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Birthright citizenship and parental labor market integration

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Abstract

The introduction of the birthplace principle in the reform of the German citizenship law of 1999 significantly changed the legal environment for new-born children of long-term immigrants. In this study, I examine whether migrant parents adjust their labor market behavior in reaction to this improvement in their family's status and perspectives. I implement a type of difference-in-discontinuities approach to identify possible changes in employment and working hours after the enactment of the reform. In particular, I compare the differences in labor market outcomes between the parents of migrant children born shortly before and after the enactment date with those of children of mixed couples (migrants and Germans) who were unaffected by the reform. The results suggest that birthright citizenship for the child does not affect the labor market behavior of the fathers, but causes some mothers to stay at home and take care of their children during the first years.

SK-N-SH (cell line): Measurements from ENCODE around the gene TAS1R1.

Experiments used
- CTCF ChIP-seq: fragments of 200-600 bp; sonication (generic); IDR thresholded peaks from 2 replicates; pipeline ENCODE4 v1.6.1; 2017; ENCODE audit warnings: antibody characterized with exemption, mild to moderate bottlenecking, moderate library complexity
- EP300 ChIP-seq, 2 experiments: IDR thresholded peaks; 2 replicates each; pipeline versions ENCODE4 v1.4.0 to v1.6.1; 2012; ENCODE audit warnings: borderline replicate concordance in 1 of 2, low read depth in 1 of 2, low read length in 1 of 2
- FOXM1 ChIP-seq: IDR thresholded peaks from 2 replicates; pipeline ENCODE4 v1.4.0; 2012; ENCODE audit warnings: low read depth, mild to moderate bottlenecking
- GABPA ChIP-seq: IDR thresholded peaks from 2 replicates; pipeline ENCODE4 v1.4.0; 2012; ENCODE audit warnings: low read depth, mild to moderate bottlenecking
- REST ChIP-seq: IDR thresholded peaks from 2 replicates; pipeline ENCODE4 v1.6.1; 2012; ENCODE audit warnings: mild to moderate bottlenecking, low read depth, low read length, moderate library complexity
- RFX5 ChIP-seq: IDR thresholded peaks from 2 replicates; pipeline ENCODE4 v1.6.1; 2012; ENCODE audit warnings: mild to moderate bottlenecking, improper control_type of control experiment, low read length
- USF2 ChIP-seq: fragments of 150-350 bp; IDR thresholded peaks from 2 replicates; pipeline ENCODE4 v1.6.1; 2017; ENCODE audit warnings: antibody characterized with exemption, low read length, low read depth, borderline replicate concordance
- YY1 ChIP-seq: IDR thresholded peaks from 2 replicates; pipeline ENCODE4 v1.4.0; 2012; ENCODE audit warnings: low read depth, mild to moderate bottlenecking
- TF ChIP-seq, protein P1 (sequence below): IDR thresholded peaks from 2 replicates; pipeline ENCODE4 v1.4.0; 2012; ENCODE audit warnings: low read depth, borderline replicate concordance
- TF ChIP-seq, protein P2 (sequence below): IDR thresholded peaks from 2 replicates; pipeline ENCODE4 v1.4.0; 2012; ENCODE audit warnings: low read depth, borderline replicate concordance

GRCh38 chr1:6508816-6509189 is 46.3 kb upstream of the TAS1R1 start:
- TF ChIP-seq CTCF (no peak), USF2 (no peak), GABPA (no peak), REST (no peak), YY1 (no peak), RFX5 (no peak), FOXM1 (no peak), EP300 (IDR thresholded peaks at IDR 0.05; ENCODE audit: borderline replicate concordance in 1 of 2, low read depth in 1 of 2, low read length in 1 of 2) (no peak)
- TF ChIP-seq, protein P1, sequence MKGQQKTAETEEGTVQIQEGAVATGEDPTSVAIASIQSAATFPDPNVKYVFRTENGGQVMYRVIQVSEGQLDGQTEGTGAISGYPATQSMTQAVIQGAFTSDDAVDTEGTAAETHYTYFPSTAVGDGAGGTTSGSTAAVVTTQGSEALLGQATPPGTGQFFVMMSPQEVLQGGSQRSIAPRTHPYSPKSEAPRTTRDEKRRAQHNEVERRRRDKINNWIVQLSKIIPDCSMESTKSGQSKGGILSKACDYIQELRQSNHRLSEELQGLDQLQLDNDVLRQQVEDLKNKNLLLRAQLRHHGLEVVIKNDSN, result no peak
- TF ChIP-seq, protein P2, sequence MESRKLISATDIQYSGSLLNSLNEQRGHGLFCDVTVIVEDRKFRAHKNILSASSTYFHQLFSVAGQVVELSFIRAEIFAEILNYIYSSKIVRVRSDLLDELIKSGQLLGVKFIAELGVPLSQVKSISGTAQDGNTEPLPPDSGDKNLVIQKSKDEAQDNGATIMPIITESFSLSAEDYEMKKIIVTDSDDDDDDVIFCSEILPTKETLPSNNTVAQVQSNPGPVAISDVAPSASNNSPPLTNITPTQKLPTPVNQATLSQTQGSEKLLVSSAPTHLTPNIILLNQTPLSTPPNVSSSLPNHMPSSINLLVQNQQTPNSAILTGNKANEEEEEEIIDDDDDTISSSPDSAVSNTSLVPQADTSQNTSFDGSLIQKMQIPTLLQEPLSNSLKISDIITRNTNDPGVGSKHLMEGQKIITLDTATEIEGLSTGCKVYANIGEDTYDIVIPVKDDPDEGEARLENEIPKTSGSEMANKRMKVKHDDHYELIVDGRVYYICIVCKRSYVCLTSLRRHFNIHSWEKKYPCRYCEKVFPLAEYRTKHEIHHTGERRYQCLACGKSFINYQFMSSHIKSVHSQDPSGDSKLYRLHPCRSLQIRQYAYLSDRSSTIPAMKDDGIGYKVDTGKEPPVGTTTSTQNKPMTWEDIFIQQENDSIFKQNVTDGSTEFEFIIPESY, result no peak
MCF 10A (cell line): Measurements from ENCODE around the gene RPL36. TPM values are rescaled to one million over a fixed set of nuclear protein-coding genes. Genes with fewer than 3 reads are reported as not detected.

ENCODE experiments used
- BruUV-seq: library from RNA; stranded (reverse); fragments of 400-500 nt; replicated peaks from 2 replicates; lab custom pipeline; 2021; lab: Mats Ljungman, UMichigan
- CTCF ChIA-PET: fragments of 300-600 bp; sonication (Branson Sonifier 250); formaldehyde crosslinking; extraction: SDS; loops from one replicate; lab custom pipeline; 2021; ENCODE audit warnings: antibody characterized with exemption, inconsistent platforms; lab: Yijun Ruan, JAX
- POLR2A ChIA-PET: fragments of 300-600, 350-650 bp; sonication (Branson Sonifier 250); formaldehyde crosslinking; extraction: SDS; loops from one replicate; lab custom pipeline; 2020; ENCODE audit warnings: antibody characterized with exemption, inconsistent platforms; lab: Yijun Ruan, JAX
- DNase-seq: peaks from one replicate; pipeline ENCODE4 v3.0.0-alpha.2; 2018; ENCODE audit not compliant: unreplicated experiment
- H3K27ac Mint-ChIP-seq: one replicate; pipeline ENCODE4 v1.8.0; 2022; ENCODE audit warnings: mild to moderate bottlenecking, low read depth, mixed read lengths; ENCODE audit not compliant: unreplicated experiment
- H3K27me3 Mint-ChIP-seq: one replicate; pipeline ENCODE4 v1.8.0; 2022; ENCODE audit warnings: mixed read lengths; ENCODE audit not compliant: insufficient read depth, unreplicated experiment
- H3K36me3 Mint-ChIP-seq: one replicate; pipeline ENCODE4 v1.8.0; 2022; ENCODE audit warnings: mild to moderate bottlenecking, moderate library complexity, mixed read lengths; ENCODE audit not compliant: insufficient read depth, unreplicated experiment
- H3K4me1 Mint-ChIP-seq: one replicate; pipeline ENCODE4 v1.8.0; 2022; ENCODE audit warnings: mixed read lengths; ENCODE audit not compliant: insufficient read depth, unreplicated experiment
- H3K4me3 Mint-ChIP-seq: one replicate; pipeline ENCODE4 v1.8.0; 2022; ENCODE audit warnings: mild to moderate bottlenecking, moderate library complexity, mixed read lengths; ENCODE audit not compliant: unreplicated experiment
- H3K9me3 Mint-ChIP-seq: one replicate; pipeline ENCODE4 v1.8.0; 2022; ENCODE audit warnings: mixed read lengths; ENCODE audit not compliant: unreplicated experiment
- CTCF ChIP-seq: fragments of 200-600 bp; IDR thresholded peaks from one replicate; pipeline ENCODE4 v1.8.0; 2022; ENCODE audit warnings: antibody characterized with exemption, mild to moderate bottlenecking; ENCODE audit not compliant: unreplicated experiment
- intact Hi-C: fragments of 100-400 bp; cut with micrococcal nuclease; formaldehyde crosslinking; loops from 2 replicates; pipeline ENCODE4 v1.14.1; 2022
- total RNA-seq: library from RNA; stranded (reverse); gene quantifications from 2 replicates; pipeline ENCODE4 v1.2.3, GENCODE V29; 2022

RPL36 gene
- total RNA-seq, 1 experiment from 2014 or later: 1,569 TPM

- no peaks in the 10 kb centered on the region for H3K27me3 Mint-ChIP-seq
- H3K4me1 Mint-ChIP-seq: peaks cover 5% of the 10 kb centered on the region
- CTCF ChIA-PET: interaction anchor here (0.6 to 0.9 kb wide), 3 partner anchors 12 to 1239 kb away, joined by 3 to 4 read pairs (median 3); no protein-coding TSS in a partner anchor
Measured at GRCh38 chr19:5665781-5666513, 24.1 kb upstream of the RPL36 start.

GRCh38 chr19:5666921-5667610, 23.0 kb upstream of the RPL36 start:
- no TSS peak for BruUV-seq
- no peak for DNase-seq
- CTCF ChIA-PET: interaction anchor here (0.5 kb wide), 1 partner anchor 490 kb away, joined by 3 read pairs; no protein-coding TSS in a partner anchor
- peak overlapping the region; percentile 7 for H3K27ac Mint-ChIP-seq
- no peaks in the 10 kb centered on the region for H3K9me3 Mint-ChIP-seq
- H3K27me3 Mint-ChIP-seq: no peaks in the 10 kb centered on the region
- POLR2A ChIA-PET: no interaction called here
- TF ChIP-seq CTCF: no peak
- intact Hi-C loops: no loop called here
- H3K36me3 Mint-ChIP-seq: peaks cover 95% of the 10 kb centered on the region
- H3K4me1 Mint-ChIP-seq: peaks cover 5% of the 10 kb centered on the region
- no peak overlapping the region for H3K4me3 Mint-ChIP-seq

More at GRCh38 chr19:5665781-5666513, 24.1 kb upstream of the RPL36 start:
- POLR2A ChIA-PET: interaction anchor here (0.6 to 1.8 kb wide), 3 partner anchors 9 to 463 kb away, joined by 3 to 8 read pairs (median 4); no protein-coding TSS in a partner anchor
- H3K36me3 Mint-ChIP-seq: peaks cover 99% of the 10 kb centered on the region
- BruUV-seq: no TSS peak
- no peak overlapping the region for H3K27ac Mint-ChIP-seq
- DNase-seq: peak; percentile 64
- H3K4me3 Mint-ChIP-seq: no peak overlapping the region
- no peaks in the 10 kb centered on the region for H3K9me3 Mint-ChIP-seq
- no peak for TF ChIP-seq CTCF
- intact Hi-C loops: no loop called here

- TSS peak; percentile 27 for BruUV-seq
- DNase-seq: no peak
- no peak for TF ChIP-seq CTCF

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... These effects are entirely a male phenomenon, raising the puzzle of why immigrant boys seem to benefit from the reform, but immigrant girls do not. Two other papers look at how the reform impacts parents, finding that parents become more culturally assimilated (Avitabile et al. 2013) and that labor market participation decreases for immigrant mothers (Sajons 2019). ...
... In addition, related literatures have focused on non-labor market consequences of naturalization. Examples include Hainmueller and Hangartner (2017) who find that naturalization improves social integration of immigrants or Avitabile and Clots-Figueras (2013) and Sajons (2019) who find that birthright citizenship for immigrant children improves their parents' social and labor market integration. ...
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